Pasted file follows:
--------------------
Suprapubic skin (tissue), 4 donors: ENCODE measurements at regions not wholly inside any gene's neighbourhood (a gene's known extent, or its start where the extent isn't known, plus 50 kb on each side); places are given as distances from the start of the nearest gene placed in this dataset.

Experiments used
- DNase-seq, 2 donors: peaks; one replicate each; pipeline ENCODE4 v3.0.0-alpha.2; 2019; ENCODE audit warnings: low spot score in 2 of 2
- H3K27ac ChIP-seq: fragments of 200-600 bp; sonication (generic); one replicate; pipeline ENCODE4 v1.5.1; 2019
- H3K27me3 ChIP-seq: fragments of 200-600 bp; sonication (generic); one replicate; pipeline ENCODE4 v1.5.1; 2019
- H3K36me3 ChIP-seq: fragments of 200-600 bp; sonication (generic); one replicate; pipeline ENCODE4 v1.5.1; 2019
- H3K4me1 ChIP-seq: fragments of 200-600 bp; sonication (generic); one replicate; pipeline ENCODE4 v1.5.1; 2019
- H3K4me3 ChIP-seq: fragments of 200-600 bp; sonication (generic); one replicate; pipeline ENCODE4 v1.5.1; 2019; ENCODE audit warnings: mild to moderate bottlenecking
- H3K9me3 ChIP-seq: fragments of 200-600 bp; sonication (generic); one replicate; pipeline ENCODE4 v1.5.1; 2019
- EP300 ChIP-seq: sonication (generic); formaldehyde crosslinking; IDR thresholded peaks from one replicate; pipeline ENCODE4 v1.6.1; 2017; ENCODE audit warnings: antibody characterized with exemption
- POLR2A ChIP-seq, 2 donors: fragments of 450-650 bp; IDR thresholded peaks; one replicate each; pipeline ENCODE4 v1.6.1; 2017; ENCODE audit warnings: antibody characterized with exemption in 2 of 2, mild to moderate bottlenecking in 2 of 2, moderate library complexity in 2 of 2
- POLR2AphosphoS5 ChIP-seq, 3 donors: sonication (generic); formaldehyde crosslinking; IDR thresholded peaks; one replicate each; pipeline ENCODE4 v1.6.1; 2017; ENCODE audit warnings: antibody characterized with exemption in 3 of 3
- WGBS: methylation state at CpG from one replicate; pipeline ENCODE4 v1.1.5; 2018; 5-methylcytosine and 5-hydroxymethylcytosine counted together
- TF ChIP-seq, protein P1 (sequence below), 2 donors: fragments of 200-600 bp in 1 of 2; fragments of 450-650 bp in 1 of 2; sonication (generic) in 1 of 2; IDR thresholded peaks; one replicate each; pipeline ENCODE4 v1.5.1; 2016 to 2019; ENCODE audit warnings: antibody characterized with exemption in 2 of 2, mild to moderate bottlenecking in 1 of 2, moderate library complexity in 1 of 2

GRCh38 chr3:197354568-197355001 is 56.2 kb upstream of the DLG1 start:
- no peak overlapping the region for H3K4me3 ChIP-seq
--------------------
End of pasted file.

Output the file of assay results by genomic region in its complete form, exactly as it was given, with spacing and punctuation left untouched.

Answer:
Suprapubic skin (tissue), 4 donors: ENCODE measurements at regions not wholly inside any gene's neighbourhood (a gene's known extent, or its start where the extent isn't known, plus 50 kb on each side); places are given as distances from the start of the nearest gene placed in this dataset.

Experiments used
- DNase-seq, 2 donors: peaks; one replicate each; pipeline ENCODE4 v3.0.0-alpha.2; 2019; ENCODE audit warnings: low spot score in 2 of 2
- H3K27ac ChIP-seq: fragments of 200-600 bp; sonication (generic); one replicate; pipeline ENCODE4 v1.5.1; 2019
- H3K27me3 ChIP-seq: fragments of 200-600 bp; sonication (generic); one replicate; pipeline ENCODE4 v1.5.1; 2019
- H3K36me3 ChIP-seq: fragments of 200-600 bp; sonication (generic); one replicate; pipeline ENCODE4 v1.5.1; 2019
- H3K4me1 ChIP-seq: fragments of 200-600 bp; sonication (generic); one replicate; pipeline ENCODE4 v1.5.1; 2019
- H3K4me3 ChIP-seq: fragments of 200-600 bp; sonication (generic); one replicate; pipeline ENCODE4 v1.5.1; 2019; ENCODE audit warnings: mild to moderate bottlenecking
- H3K9me3 ChIP-seq: fragments of 200-600 bp; sonication (generic); one replicate; pipeline ENCODE4 v1.5.1; 2019
- EP300 ChIP-seq: sonication (generic); formaldehyde crosslinking; IDR thresholded peaks from one replicate; pipeline ENCODE4 v1.6.1; 2017; ENCODE audit warnings: antibody characterized with exemption
- POLR2A ChIP-seq, 2 donors: fragments of 450-650 bp; IDR thresholded peaks; one replicate each; pipeline ENCODE4 v1.6.1; 2017; ENCODE audit warnings: antibody characterized with exemption in 2 of 2, mild to moderate bottlenecking in 2 of 2, moderate library complexity in 2 of 2
- POLR2AphosphoS5 ChIP-seq, 3 donors: sonication (generic); formaldehyde crosslinking; IDR thresholded peaks; one replicate each; pipeline ENCODE4 v1.6.1; 2017; ENCODE audit warnings: antibody characterized with exemption in 3 of 3
- WGBS: methylation state at CpG from one replicate; pipeline ENCODE4 v1.1.5; 2018; 5-methylcytosine and 5-hydroxymethylcytosine counted together
- TF ChIP-seq, protein P1 (sequence below), 2 donors: fragments of 200-600 bp in 1 of 2; fragments of 450-650 bp in 1 of 2; sonication (generic) in 1 of 2; IDR thresholded peaks; one replicate each; pipeline ENCODE4 v1.5.1; 2016 to 2019; ENCODE audit warnings: antibody characterized with exemption in 2 of 2, mild to moderate bottlenecking in 1 of 2, moderate library complexity in 1 of 2

GRCh38 chr3:197354568-197355001 is 56.2 kb upstream of the DLG1 start:
- no peak overlapping the region for H3K4me3 ChIP-seq